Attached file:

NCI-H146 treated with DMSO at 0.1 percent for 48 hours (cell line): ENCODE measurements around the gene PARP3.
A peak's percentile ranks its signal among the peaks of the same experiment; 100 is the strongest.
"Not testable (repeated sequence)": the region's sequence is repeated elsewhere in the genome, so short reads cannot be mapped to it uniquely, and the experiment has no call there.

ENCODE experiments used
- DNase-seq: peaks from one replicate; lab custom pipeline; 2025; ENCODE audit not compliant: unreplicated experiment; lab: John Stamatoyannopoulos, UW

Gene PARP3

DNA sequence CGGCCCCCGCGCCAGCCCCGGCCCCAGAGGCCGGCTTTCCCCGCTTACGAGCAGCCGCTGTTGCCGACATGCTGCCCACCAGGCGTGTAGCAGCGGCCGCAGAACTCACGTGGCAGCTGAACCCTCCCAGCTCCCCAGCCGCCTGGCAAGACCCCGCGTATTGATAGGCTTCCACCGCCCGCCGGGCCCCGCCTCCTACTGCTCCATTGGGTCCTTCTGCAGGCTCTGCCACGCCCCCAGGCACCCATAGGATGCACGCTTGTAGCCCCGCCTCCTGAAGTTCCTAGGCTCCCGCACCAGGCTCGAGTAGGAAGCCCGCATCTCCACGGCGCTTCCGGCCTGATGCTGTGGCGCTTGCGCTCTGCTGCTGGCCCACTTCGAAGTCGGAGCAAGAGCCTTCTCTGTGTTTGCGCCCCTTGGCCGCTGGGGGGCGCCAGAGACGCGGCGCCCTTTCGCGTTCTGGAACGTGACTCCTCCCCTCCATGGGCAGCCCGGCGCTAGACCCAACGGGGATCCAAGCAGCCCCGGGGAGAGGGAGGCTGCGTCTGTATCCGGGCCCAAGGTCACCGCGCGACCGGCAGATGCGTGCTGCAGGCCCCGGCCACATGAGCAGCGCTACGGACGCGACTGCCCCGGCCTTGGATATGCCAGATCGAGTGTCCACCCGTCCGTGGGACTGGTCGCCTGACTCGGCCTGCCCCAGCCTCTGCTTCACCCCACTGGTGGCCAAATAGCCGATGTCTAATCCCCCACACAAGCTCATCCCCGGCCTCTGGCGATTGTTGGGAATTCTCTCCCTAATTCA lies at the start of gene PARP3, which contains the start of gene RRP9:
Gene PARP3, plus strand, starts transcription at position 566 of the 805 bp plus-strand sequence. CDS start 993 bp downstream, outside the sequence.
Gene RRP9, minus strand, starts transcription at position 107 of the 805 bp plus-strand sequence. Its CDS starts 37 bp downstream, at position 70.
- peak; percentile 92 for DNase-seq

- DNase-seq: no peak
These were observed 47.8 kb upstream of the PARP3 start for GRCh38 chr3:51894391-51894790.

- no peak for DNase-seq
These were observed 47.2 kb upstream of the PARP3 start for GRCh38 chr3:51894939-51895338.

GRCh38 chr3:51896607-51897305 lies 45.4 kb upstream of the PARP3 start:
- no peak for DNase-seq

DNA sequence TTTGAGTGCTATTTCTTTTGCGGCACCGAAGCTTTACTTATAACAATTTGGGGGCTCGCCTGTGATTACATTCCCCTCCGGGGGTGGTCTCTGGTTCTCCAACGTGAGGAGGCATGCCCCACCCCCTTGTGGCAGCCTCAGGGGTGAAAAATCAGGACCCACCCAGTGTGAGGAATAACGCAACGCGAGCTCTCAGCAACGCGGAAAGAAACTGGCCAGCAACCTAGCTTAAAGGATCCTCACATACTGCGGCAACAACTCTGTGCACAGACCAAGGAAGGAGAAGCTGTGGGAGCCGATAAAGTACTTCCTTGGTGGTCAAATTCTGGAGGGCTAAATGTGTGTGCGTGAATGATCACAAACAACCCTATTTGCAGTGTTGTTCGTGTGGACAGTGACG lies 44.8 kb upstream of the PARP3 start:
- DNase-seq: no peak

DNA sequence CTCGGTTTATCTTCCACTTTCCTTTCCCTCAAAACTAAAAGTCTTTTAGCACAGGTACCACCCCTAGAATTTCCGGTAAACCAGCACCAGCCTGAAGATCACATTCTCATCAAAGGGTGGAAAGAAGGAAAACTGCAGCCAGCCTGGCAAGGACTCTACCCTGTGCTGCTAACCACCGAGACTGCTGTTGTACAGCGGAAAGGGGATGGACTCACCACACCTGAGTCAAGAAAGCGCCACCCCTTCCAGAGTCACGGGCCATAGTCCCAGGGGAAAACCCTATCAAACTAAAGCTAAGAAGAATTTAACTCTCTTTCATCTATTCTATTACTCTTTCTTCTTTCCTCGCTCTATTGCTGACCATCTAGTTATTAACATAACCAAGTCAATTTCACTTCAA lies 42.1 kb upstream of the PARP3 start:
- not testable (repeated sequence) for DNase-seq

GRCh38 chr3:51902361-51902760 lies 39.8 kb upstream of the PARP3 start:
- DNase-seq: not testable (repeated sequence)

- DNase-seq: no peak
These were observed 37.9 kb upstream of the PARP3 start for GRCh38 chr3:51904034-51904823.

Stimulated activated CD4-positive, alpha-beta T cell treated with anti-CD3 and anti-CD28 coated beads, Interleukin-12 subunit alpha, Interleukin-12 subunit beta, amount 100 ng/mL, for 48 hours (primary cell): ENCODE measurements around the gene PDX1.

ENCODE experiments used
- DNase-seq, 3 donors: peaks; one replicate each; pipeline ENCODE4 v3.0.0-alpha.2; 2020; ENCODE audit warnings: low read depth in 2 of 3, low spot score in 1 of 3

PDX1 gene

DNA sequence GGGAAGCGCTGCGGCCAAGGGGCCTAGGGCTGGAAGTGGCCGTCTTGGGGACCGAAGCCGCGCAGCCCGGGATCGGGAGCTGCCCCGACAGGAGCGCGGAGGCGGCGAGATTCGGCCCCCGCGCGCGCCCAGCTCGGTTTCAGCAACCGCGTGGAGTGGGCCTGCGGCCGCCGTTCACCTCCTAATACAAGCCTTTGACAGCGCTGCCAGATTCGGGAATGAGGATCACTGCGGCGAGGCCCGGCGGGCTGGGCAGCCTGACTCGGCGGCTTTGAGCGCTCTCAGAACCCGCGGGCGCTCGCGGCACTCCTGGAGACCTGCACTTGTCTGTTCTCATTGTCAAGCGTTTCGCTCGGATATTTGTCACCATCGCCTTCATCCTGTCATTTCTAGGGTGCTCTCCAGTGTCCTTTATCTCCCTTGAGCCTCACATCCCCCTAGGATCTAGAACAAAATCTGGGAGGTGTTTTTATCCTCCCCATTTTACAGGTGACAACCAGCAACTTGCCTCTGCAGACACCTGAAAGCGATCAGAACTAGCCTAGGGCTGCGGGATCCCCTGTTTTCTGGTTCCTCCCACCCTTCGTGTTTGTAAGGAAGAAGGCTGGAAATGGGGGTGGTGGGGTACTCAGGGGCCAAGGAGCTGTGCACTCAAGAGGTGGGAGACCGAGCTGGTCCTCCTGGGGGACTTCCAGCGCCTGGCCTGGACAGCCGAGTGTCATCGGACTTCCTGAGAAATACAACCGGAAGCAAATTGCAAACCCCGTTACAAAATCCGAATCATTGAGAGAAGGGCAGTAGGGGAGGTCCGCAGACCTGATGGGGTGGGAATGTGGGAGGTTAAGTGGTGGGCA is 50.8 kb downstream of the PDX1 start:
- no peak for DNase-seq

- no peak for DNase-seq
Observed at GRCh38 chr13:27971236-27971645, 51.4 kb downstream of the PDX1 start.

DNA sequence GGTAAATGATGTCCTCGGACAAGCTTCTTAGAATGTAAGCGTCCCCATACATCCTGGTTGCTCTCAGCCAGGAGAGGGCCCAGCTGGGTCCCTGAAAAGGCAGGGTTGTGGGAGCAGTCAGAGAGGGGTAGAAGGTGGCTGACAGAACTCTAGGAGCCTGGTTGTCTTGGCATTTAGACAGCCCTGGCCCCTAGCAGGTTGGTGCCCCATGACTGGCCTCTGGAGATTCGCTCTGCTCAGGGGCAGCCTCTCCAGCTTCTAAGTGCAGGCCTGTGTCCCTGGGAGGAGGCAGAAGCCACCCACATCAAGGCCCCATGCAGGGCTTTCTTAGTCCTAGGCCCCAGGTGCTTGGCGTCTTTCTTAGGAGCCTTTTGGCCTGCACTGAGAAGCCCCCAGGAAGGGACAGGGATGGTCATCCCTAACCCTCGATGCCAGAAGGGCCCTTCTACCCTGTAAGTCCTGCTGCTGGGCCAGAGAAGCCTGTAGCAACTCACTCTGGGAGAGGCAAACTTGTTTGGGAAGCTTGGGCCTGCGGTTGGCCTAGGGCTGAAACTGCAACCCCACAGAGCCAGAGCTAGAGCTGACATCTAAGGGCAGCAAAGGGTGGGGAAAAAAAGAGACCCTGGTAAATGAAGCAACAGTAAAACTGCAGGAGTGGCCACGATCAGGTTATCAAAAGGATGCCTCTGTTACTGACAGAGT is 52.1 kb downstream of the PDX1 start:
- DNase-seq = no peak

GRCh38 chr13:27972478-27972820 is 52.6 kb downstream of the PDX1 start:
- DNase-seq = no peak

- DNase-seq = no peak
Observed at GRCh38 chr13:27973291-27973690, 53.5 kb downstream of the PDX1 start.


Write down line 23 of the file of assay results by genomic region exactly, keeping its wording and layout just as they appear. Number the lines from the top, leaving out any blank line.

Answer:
- DNase-seq: no peak